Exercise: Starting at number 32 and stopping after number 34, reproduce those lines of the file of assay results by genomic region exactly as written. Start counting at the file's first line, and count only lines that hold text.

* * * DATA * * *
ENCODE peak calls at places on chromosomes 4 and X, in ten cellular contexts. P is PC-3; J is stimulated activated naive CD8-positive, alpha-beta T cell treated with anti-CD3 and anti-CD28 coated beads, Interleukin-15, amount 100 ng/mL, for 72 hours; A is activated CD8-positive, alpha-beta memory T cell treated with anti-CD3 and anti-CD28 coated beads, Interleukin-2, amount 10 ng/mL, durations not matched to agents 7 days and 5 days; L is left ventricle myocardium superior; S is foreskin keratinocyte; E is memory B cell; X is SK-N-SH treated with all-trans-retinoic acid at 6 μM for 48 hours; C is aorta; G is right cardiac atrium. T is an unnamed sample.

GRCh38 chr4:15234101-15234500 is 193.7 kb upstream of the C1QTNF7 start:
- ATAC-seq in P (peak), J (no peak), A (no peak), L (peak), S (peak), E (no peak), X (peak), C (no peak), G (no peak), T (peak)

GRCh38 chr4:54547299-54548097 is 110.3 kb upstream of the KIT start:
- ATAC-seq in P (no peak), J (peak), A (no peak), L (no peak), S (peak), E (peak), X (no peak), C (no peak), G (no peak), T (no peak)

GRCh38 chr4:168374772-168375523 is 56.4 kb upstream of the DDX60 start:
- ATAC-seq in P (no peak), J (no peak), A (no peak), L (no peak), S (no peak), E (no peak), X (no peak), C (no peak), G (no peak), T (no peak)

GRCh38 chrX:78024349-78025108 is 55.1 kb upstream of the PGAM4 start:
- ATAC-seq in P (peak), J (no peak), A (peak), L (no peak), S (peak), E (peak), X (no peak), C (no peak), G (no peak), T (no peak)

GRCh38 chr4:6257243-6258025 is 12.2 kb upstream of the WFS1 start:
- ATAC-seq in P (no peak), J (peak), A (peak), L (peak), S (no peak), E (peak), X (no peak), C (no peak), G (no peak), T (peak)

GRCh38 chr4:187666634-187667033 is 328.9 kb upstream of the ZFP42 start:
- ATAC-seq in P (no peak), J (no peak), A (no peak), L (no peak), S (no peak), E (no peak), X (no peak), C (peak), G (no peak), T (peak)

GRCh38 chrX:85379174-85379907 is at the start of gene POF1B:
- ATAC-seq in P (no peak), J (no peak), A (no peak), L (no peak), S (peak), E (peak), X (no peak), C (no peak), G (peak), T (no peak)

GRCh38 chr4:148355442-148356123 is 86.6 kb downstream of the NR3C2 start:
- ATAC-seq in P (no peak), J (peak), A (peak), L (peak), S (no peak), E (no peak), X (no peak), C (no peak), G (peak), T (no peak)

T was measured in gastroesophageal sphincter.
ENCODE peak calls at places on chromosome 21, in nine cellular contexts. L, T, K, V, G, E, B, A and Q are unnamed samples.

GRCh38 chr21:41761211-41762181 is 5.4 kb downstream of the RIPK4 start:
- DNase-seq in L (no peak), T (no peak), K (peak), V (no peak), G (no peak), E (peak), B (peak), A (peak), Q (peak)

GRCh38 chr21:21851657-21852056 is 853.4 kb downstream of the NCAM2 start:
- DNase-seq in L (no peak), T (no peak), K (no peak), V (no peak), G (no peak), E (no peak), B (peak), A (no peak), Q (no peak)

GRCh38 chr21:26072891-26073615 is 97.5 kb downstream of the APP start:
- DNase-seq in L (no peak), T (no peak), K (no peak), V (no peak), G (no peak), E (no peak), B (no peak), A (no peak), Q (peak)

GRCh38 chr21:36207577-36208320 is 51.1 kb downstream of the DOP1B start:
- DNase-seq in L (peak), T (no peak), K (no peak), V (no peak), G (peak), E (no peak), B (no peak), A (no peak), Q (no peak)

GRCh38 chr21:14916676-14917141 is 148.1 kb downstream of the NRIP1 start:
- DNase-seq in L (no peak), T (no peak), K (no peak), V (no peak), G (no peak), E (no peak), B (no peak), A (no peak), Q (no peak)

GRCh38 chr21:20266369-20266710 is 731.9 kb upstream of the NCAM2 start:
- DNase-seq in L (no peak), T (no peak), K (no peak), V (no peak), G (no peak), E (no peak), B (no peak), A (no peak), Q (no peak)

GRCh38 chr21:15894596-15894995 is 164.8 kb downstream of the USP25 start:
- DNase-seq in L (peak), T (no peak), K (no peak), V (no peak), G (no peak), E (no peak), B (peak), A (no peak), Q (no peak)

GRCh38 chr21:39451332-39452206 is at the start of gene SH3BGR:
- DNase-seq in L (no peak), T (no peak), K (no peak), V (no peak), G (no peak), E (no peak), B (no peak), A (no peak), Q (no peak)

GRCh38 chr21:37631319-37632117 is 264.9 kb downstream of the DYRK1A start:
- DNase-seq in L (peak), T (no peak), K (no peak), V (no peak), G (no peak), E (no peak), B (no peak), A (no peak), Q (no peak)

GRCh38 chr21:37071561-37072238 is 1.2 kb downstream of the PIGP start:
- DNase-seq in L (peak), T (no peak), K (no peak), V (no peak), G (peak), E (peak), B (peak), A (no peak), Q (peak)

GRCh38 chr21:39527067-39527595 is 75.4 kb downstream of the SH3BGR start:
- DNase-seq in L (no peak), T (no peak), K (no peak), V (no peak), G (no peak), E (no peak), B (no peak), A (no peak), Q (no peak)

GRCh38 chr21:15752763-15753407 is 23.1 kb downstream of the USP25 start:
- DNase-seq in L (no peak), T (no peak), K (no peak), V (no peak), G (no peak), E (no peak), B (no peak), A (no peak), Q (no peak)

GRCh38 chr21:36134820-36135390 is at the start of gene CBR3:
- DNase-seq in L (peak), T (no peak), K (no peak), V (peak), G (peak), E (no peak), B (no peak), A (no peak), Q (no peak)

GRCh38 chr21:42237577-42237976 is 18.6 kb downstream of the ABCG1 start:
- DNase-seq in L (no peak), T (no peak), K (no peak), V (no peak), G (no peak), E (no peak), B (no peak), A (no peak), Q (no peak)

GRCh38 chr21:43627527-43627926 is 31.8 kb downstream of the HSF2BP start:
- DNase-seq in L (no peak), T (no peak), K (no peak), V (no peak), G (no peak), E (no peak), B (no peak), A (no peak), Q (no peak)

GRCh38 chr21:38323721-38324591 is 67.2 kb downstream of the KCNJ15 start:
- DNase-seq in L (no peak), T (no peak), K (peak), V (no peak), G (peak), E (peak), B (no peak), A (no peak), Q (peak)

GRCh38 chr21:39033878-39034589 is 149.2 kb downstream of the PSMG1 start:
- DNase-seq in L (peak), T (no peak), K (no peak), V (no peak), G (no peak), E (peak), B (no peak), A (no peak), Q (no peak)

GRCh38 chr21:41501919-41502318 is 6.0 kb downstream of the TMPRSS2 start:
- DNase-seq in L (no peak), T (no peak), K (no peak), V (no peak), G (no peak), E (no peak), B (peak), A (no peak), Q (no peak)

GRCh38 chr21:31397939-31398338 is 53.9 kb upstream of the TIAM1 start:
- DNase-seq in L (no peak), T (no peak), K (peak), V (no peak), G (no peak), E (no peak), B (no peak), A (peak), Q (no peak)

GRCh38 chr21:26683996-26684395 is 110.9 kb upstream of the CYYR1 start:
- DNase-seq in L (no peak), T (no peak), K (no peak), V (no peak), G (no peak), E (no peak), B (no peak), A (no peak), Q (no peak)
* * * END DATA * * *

GRCh38 chr21:15894596-15894995 is 164.8 kb downstream of the USP25 start:
- DNase-seq in L (peak), T (no peak), K (no peak), V (no peak), G (no peak), E (no peak), B (peak), A (no peak), Q (no peak)

GRCh38 chr21:39451332-39452206 is at the start of gene SH3BGR: